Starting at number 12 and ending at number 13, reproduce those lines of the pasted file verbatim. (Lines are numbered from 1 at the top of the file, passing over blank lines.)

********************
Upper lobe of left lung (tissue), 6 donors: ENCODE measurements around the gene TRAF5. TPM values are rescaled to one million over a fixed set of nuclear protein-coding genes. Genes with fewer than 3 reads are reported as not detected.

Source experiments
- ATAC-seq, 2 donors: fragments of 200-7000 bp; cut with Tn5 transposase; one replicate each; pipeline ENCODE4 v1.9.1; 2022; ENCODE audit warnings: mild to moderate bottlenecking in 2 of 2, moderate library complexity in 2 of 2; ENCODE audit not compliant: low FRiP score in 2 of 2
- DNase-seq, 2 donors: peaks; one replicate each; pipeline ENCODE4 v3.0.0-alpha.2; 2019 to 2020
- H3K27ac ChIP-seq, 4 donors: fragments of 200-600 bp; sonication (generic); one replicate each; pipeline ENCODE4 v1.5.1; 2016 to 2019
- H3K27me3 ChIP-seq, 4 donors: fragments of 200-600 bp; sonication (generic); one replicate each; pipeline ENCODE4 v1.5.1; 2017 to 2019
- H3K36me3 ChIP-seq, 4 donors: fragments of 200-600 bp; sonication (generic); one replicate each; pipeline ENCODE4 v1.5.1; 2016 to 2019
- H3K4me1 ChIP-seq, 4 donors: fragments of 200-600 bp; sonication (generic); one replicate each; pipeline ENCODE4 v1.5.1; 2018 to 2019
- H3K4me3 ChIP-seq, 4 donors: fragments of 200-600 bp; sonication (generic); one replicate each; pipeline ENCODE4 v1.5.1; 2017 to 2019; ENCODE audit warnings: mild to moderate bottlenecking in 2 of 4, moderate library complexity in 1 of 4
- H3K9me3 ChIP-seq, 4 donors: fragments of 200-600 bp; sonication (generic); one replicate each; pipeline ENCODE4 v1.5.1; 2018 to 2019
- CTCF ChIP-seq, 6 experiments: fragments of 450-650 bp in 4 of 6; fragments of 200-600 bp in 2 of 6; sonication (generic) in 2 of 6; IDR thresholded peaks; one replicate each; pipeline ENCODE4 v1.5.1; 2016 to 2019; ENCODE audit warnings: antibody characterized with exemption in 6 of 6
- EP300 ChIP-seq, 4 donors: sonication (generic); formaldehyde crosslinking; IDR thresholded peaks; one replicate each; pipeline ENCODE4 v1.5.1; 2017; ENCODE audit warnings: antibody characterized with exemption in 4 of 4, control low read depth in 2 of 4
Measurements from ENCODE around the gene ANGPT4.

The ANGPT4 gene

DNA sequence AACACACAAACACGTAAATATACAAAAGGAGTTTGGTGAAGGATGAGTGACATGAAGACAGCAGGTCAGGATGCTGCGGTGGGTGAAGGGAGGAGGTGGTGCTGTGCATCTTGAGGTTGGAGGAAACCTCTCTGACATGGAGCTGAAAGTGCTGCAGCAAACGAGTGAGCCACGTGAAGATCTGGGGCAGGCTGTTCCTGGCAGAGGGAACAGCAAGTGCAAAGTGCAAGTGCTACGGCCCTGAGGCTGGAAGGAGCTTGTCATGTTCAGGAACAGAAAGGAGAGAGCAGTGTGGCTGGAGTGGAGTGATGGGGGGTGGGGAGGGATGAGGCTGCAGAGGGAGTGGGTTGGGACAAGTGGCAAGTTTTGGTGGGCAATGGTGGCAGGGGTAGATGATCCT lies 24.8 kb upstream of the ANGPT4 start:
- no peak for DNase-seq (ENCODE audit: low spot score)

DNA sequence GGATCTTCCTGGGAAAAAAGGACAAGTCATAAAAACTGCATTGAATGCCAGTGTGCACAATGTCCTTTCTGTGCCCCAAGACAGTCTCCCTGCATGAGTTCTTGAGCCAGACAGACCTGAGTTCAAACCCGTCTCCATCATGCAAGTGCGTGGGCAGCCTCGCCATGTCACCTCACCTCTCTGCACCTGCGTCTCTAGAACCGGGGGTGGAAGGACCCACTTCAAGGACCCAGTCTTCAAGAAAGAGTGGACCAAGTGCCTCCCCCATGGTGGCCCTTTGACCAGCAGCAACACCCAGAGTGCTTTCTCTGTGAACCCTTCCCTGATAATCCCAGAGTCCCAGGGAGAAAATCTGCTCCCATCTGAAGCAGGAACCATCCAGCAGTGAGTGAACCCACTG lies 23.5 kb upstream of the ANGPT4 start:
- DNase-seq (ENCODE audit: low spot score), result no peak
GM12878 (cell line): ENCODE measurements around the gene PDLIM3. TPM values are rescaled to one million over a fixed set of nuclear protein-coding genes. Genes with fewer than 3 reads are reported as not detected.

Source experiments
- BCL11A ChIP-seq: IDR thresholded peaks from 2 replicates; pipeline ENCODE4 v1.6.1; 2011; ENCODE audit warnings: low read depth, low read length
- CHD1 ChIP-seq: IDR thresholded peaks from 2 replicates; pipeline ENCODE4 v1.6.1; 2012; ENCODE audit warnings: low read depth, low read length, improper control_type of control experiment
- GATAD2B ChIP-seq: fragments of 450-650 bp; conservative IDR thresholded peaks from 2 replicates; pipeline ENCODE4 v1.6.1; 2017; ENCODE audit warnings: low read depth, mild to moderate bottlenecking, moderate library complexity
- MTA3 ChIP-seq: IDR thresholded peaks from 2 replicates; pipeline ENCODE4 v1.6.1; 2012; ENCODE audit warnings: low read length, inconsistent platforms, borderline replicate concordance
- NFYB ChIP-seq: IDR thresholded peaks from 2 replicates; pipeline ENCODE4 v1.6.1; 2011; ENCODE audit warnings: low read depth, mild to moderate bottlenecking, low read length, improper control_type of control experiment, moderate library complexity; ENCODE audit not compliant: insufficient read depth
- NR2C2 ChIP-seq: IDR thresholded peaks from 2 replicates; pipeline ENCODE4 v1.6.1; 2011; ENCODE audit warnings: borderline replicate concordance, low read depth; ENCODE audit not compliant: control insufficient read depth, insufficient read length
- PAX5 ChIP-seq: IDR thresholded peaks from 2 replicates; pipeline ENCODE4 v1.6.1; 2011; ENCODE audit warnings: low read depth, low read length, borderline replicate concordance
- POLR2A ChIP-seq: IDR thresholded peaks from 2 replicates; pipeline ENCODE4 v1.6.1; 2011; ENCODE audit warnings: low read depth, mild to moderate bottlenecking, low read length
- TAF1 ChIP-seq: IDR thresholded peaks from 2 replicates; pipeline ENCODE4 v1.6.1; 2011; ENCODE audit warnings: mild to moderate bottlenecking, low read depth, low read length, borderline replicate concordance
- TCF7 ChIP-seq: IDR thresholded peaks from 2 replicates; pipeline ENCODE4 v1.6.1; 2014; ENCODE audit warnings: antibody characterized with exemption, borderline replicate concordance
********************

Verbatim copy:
- EP300 ChIP-seq, 4 donors: sonication (generic); formaldehyde crosslinking; IDR thresholded peaks; one replicate each; pipeline ENCODE4 v1.5.1; 2017; ENCODE audit warnings: antibody characterized with exemption in 4 of 4, control low read depth in 2 of 4
Measurements from ENCODE around the gene ANGPT4.